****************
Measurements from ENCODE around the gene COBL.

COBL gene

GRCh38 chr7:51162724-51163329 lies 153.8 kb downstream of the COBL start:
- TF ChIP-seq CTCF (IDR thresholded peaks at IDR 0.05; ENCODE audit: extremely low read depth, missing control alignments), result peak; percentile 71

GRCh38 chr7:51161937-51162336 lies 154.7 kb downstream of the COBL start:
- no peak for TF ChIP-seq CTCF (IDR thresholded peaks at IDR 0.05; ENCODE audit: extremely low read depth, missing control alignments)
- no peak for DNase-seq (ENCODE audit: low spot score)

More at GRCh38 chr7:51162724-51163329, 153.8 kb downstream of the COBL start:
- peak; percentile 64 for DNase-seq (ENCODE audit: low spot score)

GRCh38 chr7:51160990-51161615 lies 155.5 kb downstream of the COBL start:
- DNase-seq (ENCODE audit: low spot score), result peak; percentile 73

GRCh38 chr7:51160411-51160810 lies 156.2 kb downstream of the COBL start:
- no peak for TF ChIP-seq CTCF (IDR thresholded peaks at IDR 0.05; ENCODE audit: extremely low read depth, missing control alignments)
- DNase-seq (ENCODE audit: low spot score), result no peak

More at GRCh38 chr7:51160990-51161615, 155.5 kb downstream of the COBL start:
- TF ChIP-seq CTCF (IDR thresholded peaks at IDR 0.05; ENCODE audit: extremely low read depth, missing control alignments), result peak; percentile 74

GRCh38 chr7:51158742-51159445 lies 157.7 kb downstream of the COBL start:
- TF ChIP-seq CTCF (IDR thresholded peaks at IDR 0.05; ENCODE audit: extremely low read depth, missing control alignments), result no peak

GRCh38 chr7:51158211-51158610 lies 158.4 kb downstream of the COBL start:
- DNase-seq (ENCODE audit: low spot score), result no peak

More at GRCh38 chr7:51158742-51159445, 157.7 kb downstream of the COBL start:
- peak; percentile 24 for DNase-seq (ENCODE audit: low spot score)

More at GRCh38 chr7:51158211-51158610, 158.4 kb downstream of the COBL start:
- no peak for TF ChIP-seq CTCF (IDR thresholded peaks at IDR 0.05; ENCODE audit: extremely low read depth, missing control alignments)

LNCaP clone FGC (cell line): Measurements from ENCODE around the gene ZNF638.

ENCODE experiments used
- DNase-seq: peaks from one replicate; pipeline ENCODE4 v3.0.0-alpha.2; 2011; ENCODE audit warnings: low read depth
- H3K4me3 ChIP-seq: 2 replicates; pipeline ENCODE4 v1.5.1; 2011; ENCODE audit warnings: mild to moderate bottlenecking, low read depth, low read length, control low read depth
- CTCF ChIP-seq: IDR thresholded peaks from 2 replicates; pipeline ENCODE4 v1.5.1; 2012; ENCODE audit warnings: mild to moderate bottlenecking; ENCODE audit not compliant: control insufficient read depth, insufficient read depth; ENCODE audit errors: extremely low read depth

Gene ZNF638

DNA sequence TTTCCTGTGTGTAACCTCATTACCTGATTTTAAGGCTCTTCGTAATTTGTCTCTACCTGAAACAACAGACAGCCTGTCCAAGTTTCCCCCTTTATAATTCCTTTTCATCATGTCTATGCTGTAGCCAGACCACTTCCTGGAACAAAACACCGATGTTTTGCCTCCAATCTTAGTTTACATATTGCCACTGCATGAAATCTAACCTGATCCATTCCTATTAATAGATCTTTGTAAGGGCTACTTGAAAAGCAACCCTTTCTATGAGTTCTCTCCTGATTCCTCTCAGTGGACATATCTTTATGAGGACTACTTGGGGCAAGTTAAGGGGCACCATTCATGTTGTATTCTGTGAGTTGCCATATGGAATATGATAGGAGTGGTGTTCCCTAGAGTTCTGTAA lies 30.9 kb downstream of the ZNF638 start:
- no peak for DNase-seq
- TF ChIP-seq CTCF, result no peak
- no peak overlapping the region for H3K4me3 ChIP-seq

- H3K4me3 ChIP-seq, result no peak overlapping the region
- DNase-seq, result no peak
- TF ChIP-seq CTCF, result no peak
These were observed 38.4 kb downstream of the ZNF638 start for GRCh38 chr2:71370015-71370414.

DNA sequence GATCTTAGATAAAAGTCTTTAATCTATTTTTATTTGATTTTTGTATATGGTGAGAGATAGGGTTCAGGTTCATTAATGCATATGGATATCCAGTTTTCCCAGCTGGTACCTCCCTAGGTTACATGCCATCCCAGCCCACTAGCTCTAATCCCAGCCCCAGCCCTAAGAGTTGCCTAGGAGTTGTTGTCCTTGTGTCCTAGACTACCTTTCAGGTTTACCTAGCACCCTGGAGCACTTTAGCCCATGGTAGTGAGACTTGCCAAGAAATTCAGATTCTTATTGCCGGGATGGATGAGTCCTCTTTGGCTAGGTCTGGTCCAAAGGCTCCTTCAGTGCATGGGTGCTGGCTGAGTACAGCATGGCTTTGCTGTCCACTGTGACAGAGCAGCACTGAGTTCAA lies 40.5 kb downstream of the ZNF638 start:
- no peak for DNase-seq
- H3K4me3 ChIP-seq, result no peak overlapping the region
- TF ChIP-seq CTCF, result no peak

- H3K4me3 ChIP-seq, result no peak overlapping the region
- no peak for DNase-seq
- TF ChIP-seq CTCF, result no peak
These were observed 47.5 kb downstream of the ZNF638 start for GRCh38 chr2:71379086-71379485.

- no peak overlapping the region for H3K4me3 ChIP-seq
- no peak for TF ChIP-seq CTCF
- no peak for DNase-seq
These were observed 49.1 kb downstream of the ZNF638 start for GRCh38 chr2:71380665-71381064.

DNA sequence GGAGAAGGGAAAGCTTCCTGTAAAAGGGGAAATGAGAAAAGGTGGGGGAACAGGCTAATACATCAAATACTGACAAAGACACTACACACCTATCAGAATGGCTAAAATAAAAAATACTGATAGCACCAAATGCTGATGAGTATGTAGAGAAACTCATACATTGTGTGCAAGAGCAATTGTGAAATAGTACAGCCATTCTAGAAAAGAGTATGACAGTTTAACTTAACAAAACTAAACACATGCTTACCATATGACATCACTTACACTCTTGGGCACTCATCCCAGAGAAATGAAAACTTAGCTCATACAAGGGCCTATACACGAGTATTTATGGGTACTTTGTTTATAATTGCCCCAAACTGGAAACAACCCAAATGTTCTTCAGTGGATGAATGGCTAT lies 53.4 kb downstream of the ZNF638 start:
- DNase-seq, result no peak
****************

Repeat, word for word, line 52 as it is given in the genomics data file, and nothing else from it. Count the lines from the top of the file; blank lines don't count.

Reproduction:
- DNase-seq, result no peak